Damian Chapman has a lifelong ambition and dedication to Design education’s ability to profoundly change people’s lives and their future potential.
Evidenced in the unceasing creation and management of design educational policies at undergraduate and masters programmes at University of the Arts, London, University for the Creative Arts, University of West London and Kingston University.
Currently and in synchrony with being Kingston University's Head of Design School, Damian is engaged in doctoral research at the RCA in the School of Design. pursuing disruptive approaches to System design in search, retrieval, supply and delivery in UX and UiD in the form of 'Individual Trace in the Knowledge Space from a design driven perspective’ both as an approach and as a design prototyping process - supervised by Dr. Stephen Wang and Dr John Stevens.
Using a Human-centered approach, he is breaking down the corpus of the research into co-design phases. These will be created initially through ethnographic studies using a participatory approach building insights in use-case 'conversations'. These will build new knowledge and prototypes for interaction toolsets that in turn will be tested and applied to search and retrieval of individual trace in indigenous knowledge spaces.
Research includes; Trace: A crucial data visualisation method in Intelligent Manufacturing (KU/RCA 2018/9) Disruptive approaches in Learning UX (JISC 2018), Factors that hinder and enhance learning within online and digital contexts (RCA 2017). User-driven Design Strategies (LSFMD-UWL 2016) and Translating Medical Intervention via aloud-based Design Framework (ESADM-UWL 2015).
As a Design professional and working with long term colleague and friend Ian Forsyth, they have created numerous campaigns for advertising and design projects spanning 20 years – including fashion imagery to still-life, drinks and brand focused FMCG campaigns working with a range of international design agencies including: Allied International Designers, Design Bridge, Fitch, Landor, Siebert Head and Wolff Olins.
- MA Fine Art, Central Saint Martins College of Art and Design, University of the Arts London, 1999; PGCert Teaching, Learning & Communication, University of the Arts London, 2005; BA Hons Fine Art: Printmaking & Photomedia, Central Saint Martins College of Art and Design, University of the Arts London, 1996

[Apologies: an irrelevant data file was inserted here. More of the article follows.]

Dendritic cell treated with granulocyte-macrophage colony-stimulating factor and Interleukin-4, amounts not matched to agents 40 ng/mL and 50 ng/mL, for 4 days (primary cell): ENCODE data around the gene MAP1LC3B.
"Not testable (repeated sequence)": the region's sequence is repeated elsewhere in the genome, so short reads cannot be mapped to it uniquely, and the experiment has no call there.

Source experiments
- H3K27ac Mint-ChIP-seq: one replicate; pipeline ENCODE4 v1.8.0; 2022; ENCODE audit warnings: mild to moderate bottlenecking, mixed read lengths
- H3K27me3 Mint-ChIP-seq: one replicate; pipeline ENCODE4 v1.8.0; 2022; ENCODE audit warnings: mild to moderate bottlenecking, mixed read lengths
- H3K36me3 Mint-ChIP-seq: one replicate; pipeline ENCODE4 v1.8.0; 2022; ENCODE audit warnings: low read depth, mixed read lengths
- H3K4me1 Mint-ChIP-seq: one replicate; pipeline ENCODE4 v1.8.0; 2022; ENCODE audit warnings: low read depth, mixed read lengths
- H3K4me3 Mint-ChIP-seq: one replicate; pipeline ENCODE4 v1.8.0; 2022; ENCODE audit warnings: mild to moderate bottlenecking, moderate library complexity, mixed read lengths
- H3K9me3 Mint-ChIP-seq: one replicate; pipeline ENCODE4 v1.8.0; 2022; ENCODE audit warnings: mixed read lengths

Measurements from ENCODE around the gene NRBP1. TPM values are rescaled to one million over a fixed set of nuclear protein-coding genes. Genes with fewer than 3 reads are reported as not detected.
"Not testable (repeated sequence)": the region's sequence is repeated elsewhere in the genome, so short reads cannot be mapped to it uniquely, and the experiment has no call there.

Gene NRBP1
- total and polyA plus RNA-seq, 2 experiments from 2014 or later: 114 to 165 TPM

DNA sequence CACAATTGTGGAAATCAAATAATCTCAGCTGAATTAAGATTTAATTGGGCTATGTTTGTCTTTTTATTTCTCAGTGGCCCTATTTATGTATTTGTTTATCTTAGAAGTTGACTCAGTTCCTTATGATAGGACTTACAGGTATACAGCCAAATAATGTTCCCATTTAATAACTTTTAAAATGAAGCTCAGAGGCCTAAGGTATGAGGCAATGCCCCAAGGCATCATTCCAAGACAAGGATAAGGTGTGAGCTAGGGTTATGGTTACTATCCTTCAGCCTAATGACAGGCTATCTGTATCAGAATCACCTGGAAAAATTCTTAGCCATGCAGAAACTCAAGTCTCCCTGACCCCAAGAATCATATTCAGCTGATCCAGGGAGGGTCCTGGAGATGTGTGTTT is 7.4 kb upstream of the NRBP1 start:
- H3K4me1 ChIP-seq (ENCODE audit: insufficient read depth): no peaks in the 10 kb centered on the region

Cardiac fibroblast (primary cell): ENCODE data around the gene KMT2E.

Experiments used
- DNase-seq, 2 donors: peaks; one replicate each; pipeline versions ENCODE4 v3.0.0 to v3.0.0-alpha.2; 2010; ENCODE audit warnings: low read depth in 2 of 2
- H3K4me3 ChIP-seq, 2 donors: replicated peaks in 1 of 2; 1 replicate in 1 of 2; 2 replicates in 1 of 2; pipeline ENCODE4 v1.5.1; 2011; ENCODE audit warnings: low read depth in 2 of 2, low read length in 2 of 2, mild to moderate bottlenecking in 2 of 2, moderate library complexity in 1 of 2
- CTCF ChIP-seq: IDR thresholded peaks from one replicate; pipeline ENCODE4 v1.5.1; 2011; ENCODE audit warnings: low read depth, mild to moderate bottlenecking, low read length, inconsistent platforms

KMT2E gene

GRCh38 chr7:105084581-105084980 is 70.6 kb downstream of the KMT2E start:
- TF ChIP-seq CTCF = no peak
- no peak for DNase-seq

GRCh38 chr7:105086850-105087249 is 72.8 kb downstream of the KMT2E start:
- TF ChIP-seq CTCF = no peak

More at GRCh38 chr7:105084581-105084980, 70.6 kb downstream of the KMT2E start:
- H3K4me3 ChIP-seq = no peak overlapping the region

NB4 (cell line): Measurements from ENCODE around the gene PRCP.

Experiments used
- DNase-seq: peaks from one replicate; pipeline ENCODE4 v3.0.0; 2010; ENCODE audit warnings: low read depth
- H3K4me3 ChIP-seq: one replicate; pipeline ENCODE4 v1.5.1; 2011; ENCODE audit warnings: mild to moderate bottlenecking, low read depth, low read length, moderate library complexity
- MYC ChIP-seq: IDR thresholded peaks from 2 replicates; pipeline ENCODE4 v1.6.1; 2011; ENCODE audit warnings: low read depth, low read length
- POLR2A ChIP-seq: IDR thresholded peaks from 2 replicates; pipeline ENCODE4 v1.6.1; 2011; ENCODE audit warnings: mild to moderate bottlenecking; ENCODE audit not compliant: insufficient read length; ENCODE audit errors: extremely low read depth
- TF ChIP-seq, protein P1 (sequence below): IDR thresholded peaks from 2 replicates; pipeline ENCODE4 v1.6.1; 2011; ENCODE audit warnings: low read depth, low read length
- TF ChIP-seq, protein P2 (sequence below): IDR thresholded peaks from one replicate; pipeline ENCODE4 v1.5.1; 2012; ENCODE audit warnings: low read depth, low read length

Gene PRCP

- • Head of the Design School at KSA / Kingston University, London from 2018 to present; • Deputy Head of School / Head of Design: London School of Film, Media & Design, University of West London, 2013 to 2018; • Design Consultant: UX & UI Specialist, STEM Research Collaboration between Eamus Halpin at Horizon Strategic Partners, Southampton University’s Complete Fertility Unit in the Department of Medicine and Cardiff University’s School of Psychology, 2014–15; • MA Programme Leader for Epsom Campus, University for the Creative Arts 2007–13; • MA Coordinator: PGT Design & Comms Portfolio, Farnham Campus, University for the Creative Arts, 2005–7; • Art Director/Photographer/Designer, IFD Studio, 1987–2007; • Pathway Leader, PGC in Fine Art: Printmaking, Central Saint Martins College Of Art and Design, University of the Arts London 2003–5
- (2016) Damian Chapman and Mark Owen, 'User-driven Design Strategies', London School of Film, Media and Design Research and Doctoral Symposium; (2015) 'Translating Medical Intervention via a Cloud-based Design Framework', Ealing School of Art, Design & Media Symposium; (2013) Chair & Producer, ‘Seeds’ PG Symposium at University for the Creative Arts, Epsom; (2013) "Leveraging the fuzzy front end: Encouraging radical innovation", 7th International Conference on Design Principles & Practices, Chiba University in Japan, with Dr Cameron Watt, Damian Chapman & Waris Misbah. Radical Innovation; (2012) 'Customer Value and Lean Operations in Masters Education', with Dr Cameron Watt, Jannis Angelis and Damian Chapman.; (2012) 'An Enterprise Intervention in Arts Education – the Creative Challenge' with Uwe Derksen and Damian Chapman, The European League of Institutes of the Arts: Teachers’ Academy Porto, Portugal; (2012) 'Added Value: Informing Employability and Entrepreneurship Through PDP Research in the Creative Industries', UCA Learning & Teaching Conference, British Library; (2011) 'A Service Approach To Course Development' with Dr Cameron. Watt, Dr Philip Ely & Damian Chapman, The International Conference on Engineering and Product Design Education, City University, London; (2011) “Research, What's in it for You?', UCA Learning & Teaching Conference, British Library, London